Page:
mattmalina.com
I promise! An update for you which will be made up without bias using the info given. I am not a competition level athlete so it should be interesting to see how much this works. At the moment I only have relaxation, enjoyment and meditation as my tools xxx
You will improve anyway if You keep training.

I always find this studies funny, "10% increace in performance etc."

Freediving is such a mental sport and for instance my performance sometimes varies 10-20% depends of the day and it's usually caused by psychologic factors. Mullins described it well in another topic.

edit: After reading this studies I came to conclusion that we may consider taking recovery breathing through our nose after maximum performance :)
 
Last edited:

deepRelax

Active Member
Jul 27, 2007
31
2
43
I tried static and dynamic apnea while on beetroot juice ... couldn't conclude anything besides a small discomfort from having a bit more fluid in my stomach ... :p
Does someone have any experience with it ?

"The results suggest that acute dietary NO3− supplementation may increase apneic duration by reducing metabolic costs." (Respiratory Physiology & Neurobiology
Volume 182, Issues 2–3, 1 July 2012, Pages 53–59)
 

Simos

Well-Known Member
Feb 15, 2009
1,986
123
118
London
I tried static and dynamic apnea while on beetroot juice ... couldn't conclude anything besides a small discomfort from having a bit more fluid in my stomach ... :p
Does someone have any experience with it ?

"The results suggest that acute dietary NO3− supplementation may increase apneic duration by reducing metabolic costs." (Respiratory Physiology & Neurobiology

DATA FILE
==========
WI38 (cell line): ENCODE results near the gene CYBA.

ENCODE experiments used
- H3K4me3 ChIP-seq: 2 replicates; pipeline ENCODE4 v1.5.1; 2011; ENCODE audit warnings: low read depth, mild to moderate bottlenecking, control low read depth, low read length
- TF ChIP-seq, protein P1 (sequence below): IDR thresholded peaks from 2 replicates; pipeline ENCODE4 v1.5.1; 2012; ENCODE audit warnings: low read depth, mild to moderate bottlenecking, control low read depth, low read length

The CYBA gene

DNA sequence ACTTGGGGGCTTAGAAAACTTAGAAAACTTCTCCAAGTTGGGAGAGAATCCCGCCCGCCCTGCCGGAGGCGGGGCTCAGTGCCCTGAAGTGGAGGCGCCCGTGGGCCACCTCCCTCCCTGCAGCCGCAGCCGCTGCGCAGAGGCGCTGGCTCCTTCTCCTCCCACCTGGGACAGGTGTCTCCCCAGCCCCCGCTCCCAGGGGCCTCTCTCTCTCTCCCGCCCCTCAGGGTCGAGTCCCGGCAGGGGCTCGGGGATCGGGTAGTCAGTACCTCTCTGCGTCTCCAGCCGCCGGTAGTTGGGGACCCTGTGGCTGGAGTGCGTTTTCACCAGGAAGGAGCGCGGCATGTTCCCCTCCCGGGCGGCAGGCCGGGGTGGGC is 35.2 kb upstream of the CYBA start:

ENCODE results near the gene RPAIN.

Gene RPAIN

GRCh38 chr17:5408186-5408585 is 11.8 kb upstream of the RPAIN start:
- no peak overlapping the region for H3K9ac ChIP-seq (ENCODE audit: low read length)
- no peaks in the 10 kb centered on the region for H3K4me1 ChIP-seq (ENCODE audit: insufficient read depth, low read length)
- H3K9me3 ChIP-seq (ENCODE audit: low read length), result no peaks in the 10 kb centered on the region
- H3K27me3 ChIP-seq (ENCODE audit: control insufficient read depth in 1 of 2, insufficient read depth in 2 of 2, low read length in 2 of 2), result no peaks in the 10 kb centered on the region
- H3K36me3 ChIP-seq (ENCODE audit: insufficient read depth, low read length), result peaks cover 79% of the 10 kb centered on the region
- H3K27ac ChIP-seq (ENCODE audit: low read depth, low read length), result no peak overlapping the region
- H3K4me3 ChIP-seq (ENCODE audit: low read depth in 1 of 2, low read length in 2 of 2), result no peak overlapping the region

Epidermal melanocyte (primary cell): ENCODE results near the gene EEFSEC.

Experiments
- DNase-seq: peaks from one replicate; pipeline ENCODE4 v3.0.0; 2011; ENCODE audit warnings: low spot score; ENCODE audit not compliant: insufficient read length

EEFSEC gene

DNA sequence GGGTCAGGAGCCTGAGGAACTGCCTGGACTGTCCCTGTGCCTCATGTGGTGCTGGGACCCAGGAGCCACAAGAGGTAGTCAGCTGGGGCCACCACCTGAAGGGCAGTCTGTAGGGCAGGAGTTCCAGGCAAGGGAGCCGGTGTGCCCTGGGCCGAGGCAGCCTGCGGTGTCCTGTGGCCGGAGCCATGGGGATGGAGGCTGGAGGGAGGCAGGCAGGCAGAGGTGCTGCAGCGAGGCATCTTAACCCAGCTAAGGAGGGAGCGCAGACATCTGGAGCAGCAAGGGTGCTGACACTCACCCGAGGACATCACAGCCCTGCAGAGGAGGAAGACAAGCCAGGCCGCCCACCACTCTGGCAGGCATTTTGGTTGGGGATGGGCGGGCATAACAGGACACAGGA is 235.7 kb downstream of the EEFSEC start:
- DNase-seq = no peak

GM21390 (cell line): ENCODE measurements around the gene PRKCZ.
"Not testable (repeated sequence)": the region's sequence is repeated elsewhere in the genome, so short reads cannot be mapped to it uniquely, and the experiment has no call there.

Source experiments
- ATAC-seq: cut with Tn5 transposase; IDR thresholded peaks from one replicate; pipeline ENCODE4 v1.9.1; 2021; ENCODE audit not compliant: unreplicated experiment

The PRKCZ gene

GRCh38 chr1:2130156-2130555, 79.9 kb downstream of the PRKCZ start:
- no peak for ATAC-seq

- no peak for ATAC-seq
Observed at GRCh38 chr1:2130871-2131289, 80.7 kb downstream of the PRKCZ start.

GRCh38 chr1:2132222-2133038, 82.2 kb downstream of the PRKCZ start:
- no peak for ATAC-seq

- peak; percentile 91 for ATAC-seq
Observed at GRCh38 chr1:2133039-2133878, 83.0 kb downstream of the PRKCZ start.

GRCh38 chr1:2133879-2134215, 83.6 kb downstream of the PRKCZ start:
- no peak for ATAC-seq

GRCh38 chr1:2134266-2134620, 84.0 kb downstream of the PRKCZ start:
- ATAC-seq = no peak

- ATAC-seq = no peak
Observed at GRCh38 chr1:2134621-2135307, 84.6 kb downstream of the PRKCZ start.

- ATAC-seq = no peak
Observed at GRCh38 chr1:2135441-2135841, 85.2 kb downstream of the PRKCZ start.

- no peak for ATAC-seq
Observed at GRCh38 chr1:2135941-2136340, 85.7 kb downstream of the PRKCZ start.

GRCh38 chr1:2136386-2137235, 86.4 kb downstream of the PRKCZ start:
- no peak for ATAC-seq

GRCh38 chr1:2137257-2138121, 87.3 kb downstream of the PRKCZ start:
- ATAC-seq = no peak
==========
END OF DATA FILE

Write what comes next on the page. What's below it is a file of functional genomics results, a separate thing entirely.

Volume 182, Issues 2–3, 1 July 2012, Pages 53–59)
I know there were studies 'proving' longer holds etc but I am a bit dubious. In my naive view of the world beetroot is a vasodilator and that surely can't be good for freediving, right? Perhaps it would be good for a marathon! Lol

(there are also some positive effects but how can one say what the net result would be...)
 

deepRelax

Active Member
Jul 27, 2007
31
2
43
I know there were studies 'proving' longer holds etc but I am a bit dubious. In my naive view of the world beetroot is a vasodilator and that surely can't be good for freediving, right? Perhaps it would be good for a marathon! Lol

(there are also some positive effects but how can one say what the net result would be...)
Indeed Simos! But still, maybe it's a miracle dietary supplement ;-)
Here's a interesting ref:
Larsen FJ, Ekblom B, Lundberg JO, Weitzberg E. Effects of dietary nitrate on oxygen cost during exercise. Acta Physiol (Oxf) 191: 59–66, 2007.
 

MarcinB

Well-Known Member
Oct 26, 2012
259
63
68
Bialystok/Poland
It is produced in large amounts by epithelium of the paranasal sinuses. NO has potent antibacterial properties so it is likely that its purpose is to sterilize the sinuses which prevents infections.
 

J Campbell

Well-Known Member
Sep 17, 2001
560
150
148
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Annapolis, MD, USA
I'm wondering how your nose can produce enough NO in each single breath to make much difference. I mean, an inhale is just s few seconds and you are passing 4 or 5 liters of air through your nose during that short period - how much NO can really be delivered in such a short period to such a large volume. Or is it that a very tiny amount of NO still has great benefit?
 

MarcinB

Well-Known Member
Oct 26, 2012
259
63
68
Bialystok/Poland
NO has high biological activity, as few as 10-100 ppb (parts per billion) of this gas in the inhaled air are enough to induce significant effects on lung circulation.